"USMC Rules For Gunfighting
1. Bring a gun. Preferably, bring at least two guns. Bring all of your friends who have guns.
2. Anything worth shooting is worth shooting twice. Ammo is cheap. Life is expensive.
3. Only hits count. The only thing worse than a miss is a slow miss.
4. If your shooting stance is good, you're probably not moving fast enough nor using cover correctly.
5. Move away from your attacker. Distance is your friend. (Lateral and diagonal movement are preferred.)
6. If you can choose what to bring to a gunfight, bring a long gun and a friend with a long gun.
7. In ten years nobody will remember the details of caliber, stance, or tactics. They will only remember who lived.
8. If you are not shooting, you should be communicating, reloading, and running.
9. Accuracy is relative: most combat shooting standards will be more dependent on "pucker factor" than the inherent accuracy of the gun.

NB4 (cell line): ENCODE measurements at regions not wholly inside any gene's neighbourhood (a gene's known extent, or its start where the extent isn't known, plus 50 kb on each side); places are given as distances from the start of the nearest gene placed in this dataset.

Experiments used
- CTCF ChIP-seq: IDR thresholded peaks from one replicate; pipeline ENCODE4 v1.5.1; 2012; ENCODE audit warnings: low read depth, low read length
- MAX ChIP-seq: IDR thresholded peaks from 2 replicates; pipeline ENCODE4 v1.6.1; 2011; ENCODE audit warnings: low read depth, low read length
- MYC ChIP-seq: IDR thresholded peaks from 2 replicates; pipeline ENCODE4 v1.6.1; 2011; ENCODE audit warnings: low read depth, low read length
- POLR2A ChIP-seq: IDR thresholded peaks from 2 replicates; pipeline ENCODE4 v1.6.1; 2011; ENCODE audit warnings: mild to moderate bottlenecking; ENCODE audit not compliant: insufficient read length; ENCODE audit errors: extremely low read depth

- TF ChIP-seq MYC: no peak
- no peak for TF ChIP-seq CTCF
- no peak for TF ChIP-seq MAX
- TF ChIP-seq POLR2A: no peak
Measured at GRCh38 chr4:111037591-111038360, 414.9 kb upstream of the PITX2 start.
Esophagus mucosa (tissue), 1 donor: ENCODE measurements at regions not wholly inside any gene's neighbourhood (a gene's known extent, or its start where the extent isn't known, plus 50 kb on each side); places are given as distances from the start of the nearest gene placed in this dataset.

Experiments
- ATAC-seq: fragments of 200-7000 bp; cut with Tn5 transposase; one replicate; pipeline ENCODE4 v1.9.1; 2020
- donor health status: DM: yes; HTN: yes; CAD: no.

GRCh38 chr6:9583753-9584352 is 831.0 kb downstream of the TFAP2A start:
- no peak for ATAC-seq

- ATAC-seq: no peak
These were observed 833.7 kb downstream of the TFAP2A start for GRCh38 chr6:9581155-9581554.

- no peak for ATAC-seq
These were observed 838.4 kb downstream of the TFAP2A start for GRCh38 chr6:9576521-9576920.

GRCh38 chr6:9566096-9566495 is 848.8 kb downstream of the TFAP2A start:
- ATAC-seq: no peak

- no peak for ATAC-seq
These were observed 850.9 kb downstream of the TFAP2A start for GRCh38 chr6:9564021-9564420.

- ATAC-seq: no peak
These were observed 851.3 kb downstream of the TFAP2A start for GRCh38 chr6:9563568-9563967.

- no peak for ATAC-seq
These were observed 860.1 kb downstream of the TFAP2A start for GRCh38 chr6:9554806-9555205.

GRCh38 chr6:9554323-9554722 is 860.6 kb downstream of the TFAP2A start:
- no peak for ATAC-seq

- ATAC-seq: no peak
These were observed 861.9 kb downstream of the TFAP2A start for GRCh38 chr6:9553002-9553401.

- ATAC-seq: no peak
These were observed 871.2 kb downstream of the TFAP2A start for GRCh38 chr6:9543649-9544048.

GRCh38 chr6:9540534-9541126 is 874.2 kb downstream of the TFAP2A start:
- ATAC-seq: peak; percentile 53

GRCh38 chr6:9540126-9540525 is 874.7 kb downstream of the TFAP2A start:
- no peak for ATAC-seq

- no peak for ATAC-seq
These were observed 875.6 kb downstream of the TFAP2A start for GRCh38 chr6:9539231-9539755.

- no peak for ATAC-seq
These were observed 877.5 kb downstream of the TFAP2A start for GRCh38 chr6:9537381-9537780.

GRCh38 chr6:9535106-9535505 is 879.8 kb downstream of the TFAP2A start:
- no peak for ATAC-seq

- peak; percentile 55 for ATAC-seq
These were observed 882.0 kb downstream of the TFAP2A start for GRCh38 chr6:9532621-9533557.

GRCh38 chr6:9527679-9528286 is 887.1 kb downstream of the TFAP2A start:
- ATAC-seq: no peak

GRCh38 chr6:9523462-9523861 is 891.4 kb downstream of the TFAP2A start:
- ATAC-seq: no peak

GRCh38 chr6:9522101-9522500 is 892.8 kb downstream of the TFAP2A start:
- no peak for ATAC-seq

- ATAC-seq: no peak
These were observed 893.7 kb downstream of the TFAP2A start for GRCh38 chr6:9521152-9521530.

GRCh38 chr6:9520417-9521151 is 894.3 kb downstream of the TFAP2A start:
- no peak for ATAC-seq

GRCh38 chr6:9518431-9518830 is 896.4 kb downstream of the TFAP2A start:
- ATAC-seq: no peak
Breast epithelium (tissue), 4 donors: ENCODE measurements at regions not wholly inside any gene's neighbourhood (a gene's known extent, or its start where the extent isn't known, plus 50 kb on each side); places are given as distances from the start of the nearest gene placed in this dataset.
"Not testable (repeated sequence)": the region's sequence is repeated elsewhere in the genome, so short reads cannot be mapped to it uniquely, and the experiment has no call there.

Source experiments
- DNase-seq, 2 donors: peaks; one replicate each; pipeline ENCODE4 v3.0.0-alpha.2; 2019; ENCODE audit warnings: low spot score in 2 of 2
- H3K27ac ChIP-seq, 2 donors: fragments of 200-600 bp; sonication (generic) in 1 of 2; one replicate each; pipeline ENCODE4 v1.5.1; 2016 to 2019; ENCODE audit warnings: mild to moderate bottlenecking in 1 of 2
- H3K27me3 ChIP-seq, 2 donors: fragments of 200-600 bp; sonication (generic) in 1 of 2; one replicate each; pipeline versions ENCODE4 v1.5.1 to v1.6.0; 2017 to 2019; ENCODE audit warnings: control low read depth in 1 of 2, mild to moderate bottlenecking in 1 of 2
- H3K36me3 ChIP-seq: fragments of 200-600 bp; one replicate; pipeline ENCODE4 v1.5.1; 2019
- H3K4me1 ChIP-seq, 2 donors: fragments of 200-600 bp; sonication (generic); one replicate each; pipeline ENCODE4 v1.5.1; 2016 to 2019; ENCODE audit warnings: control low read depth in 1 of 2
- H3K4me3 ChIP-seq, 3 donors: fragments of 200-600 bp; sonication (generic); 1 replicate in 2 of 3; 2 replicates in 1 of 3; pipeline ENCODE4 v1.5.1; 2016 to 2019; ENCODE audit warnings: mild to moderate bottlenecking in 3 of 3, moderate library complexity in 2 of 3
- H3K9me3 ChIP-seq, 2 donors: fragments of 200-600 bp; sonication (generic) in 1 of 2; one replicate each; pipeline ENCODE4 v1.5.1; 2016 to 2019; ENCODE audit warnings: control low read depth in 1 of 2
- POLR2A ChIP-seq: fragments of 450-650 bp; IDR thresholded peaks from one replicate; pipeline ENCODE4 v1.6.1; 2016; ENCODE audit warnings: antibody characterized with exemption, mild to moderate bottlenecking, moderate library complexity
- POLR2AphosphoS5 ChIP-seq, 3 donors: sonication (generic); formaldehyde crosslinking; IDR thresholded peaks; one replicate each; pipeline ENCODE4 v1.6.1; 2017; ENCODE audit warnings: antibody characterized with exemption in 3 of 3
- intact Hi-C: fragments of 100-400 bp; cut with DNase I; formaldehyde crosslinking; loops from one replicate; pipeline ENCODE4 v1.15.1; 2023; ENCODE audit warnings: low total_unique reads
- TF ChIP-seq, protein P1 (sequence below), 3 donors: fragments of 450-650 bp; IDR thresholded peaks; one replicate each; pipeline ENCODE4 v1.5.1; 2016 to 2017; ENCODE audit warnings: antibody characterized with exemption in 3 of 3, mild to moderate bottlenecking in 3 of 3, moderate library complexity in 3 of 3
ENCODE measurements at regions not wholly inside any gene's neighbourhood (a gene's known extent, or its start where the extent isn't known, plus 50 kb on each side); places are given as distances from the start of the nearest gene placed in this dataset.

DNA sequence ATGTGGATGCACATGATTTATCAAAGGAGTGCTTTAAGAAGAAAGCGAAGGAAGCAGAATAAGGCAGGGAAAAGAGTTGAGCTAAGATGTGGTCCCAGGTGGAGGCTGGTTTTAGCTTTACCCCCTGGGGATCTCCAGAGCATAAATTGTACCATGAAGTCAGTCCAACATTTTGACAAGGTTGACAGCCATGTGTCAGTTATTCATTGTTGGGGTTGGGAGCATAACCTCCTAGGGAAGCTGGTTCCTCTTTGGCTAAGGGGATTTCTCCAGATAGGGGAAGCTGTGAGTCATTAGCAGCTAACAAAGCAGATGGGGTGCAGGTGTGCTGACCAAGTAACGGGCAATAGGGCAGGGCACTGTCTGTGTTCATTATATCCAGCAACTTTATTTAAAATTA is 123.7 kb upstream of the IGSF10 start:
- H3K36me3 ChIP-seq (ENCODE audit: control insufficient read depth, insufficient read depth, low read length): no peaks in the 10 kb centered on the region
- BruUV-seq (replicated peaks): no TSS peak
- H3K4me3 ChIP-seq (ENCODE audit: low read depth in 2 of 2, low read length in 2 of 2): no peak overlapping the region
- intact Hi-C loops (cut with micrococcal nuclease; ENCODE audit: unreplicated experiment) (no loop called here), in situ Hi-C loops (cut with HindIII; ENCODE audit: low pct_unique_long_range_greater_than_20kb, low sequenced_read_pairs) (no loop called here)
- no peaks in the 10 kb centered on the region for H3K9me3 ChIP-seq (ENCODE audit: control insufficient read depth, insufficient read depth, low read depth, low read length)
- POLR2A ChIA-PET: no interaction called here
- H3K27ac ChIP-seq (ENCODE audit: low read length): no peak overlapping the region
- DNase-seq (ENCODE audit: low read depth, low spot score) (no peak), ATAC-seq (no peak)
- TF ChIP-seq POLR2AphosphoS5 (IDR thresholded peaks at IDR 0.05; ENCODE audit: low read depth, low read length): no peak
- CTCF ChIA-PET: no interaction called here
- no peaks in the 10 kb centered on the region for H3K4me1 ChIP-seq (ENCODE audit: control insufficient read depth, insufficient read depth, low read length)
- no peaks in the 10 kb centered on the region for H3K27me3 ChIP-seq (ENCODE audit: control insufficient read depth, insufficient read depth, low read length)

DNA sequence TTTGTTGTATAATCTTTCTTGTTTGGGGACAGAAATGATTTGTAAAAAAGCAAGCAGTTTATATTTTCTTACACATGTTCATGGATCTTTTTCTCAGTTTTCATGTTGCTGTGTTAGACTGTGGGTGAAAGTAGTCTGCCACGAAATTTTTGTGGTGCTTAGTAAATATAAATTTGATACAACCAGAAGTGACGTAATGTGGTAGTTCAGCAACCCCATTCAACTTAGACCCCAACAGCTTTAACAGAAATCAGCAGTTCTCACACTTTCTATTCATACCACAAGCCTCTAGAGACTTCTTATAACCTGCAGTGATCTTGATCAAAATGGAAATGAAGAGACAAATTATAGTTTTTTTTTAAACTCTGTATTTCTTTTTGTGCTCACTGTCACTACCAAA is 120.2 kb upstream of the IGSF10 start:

10. Someday someone may kill you with your own gun, but they should have to beat you to death with it because it is empty.
11. Always cheat; always win. The only unfair fight is the one you lose.
12. Have a plan.
13. Have a back-up plan, because the first one won't work.
14. Use cover or concealment as much as possible.
15. Flank your adversary when possible. Protect yours.
16. Don't drop your guard.
17. Always tactically reload and threat scan 360 degrees.
18. Watch their hands. Hands kill. "In God we trust. Everyone else, keep your hands where I can see them."
19. Decide to be aggressive ENOUGH, quickly ENOUGH.
20. The faster you finish the fight, the less shot you will get.
21. Be polite. Be professional. But, have a plan to kill everyone you meet.
22. Be courteous to everyone, friendly to no one.
23. Your number one option for personal security is a lifelong commitment to avoidance, deterrence, and de-escalation.
24. Do not attend a gunfight with a handgun, the caliber of which does not start with a "4." "
Because when your body fears for it's life, it will freeze on you and regardless of your intent, it will revert to it's muscle memory.
You will not 'rise to the occasion.'
At best, you will revert to the level of your training.
That's why repetitive practice is so crucial.